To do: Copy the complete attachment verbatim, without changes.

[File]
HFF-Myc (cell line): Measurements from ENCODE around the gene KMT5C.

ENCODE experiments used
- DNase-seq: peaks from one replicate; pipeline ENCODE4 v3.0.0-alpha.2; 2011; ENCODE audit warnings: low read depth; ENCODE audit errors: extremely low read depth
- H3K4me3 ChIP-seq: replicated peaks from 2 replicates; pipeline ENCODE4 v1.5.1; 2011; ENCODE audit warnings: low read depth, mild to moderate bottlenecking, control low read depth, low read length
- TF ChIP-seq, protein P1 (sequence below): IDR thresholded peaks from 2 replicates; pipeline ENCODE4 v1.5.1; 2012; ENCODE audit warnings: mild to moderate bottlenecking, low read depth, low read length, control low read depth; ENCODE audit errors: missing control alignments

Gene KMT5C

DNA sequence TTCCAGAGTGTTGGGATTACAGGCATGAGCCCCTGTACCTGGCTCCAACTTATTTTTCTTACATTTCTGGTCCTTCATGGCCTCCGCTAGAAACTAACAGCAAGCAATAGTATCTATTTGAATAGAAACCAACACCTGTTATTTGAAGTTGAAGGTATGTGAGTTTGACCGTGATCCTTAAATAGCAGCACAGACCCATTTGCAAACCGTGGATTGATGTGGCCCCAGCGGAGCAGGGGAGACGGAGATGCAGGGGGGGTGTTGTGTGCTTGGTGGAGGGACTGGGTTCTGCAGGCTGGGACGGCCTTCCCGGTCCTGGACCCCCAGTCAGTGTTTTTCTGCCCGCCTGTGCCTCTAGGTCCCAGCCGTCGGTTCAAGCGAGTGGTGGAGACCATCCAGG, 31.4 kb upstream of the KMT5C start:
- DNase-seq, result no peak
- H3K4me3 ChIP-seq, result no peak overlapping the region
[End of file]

HFF-Myc (cell line): Measurements from ENCODE around the gene KMT5C.

ENCODE experiments used
- DNase-seq: peaks from one replicate; pipeline ENCODE4 v3.0.0-alpha.2; 2011; ENCODE audit warnings: low read depth; ENCODE audit errors: extremely low read depth
- H3K4me3 ChIP-seq: replicated peaks from 2 replicates; pipeline ENCODE4 v1.5.1; 2011; ENCODE audit warnings: low read depth, mild to moderate bottlenecking, control low read depth, low read length
- TF ChIP-seq, protein P1 (sequence below): IDR thresholded peaks from 2 replicates; pipeline ENCODE4 v1.5.1; 2012; ENCODE audit warnings: mild to moderate bottlenecking, low read depth, low read length, control low read depth; ENCODE audit errors: missing control alignments

Gene KMT5C

DNA sequence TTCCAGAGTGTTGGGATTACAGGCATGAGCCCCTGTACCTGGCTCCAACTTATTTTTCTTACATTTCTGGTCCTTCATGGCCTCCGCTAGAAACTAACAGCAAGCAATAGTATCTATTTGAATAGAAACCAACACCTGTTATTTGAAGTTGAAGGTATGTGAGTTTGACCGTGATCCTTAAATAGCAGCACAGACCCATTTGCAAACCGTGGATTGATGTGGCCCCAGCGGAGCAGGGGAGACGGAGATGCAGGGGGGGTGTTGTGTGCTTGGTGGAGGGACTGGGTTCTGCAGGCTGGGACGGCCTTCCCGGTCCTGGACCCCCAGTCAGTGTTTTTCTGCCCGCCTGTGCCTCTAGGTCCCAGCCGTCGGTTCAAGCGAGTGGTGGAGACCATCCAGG, 31.4 kb upstream of the KMT5C start:
- DNase-seq, result no peak
- H3K4me3 ChIP-seq, result no peak overlapping the region